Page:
Since 2015, the publicly traded Grayscale Bitcoin Trust (GBTC) (OTCQX:GBTC) has traded at an average premium of 20% above the spot price of bitcoin. Historically, this trust provided one of the few investment vehicles for institutions seeking bitcoin exposure from a US-regulated, listed, and SEC reporting company. Today, shares of GBTC trade at a historic discount to its Net Asset Value (NAV): -35%.
Specifically, GBTC closed for trading on October 5 at $12.02 per share despite $18.45 per share of bitcoin backing each one.
GBTC trades at a discount because the redemption of shares for bitcoin is not allowed. The trust is a Pacman-like, one-way vehicle; bitcoin goes in but may not be redeemed out.
Grayscale created GBTC in 2013 as a way for investors to gain exposure to the currency without directly holding any in self-custody. GBTC currently manages 635,240 bitcoin, worth $12.8 billion at current spot prices. Each of its 692,370,100 shares outstanding is backed by 0.00091723 bitcoin.
A new Grayscale Investments subsidiary, Grayscale Securities, now manages GBTC. It overtook the duties after Grayscale Investments terminated a deal with its crypto broker, Genesis. The transfer was friendly; both Genesis and Grayscale are portfolio companies of Barry Silbert’s Digital Currency Group.
The insurmountable challenge of a bitcoin spot ETF approval
GBTC currently operates as a bitcoin trust. Grayscale sent an application to the SEC to transform it into an ETF. So far, the SEC’s answer has been a definitive no.
Grayscale has even solicited public comments to the SEC using ad campaigns in support of GBTC’s conversion to an ETF. Again, no luck.
In June 2022, the SEC yet again rejected Grayscale’s application. It also turned down an application from Bitwise Asset Management to create a bitcoin spot ETF. The GBTC discount worsened even further.
There’s no mystery about why the SEC denies spot bitcoin ETF applications. Commissioners have reiterated the same denial for five years and Protos previously explained the hold-up: fake and manipulated bitcoin transactions.
The SEC has only approved bitcoin futures-based ETFs so far, deferring to the CFTC’s oversight of commodity futures.
Institutional investor interest could be a factor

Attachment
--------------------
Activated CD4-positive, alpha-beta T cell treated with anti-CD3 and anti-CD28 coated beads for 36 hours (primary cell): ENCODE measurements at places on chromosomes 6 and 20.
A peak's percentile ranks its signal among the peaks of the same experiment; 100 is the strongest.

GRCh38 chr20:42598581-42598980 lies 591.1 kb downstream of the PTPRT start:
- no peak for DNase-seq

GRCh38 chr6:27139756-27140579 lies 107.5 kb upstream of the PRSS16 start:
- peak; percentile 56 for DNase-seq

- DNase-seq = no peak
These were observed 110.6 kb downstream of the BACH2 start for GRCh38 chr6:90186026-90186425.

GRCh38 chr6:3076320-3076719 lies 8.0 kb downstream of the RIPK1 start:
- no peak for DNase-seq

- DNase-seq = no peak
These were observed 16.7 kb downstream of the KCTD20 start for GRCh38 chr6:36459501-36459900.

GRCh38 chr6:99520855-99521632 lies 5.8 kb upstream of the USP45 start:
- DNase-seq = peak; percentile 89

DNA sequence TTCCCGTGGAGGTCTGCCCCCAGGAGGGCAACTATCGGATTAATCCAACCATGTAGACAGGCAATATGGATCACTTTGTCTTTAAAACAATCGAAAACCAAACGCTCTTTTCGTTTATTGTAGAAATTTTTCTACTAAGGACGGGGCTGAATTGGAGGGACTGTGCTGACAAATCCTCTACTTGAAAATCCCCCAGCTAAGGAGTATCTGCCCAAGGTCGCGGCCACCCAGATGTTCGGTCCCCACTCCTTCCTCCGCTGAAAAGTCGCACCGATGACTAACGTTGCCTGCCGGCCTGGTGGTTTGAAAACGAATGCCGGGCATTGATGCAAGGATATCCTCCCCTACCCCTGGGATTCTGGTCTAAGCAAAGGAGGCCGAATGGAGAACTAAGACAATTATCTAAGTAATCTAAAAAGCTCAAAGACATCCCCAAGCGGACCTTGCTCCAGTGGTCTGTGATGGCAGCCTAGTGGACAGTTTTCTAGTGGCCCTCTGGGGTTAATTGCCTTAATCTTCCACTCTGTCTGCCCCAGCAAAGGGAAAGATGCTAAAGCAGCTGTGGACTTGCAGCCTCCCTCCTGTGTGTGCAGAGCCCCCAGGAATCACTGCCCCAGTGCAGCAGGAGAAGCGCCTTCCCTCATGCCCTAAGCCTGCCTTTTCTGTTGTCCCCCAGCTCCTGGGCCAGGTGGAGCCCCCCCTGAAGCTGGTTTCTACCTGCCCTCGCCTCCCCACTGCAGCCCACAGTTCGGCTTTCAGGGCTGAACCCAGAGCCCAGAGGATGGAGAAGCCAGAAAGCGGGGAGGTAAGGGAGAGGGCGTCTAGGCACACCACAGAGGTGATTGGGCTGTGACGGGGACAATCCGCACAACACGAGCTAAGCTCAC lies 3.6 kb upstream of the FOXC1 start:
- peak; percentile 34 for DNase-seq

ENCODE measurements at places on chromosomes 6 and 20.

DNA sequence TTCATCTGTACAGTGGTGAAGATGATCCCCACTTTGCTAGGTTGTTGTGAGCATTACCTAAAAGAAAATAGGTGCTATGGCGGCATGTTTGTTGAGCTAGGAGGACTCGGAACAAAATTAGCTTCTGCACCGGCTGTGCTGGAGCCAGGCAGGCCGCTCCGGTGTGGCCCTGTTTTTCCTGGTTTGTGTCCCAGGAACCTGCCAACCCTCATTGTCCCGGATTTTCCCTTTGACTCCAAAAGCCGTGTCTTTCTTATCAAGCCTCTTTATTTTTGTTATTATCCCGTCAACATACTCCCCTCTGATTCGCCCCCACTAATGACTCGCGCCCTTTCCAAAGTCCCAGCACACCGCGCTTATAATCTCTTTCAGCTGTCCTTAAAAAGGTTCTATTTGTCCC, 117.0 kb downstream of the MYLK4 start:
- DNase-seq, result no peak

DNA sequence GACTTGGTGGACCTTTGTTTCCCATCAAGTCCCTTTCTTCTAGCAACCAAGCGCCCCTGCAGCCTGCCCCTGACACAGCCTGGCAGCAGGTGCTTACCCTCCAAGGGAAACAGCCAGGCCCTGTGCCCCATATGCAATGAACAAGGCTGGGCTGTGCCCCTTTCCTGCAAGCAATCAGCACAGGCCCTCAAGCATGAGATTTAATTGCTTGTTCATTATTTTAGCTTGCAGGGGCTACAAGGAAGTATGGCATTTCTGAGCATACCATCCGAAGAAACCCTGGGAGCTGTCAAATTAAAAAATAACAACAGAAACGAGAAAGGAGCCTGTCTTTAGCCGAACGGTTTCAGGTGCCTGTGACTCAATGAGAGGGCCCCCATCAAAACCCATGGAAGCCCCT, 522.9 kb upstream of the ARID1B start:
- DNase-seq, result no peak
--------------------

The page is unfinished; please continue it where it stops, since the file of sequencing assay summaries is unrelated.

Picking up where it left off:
Fidelity published a survey in September 2021 indicating that 52% of institutional investors held digital assets in their portfolios. However, 54% of respondents said that volatility is still a significant obstacle. 44% of respondents said they lacked an understanding of digital assets’ fundamentals.
In April 2022, 80% of institutional investors expressed confidence that digital assets could outperform more traditional forms of investment.
Then the Terra LUNA meltdown sent shockwaves throughout digital asset markets. Celsius Network, Voyager Digital, and Three Arrows Capital (3AC) filed for bankruptcy in the aftermath, and institutions that expressed investment interest in bitcoin suddenly re-evaluated.
In the wake of Terra LUNA’s collapse, institutional short selling hit new highs, with short-bitcoin investment funds receiving inflows of $18 million during the first week of September 2022 alone. Institutions could have caused GBTC’s worsening discount to NAV by dumping shares to meet margin calls on unrelated positions.
The GBTC discount could disappear if Grayscale Investments transforms it into an ETF, or if investors again become willing to pay more of a premium for GBTC’s non-redeemable bitcoin.
NASDAQ, for example, seems confident that institutional interest will remain in general bitcoin markets. Indeed, the giant exchange recently launched institutional bitcoin and crypto custody services.
Any investor who is confident that GBTC will convert to an ETF has an opportunity to acquire discounted bitcoin at today’s prices. The GBTC discount could, however, worsen. Also, it’s unclear if — or when — the SEC will approve GBTC’s ETF conversion.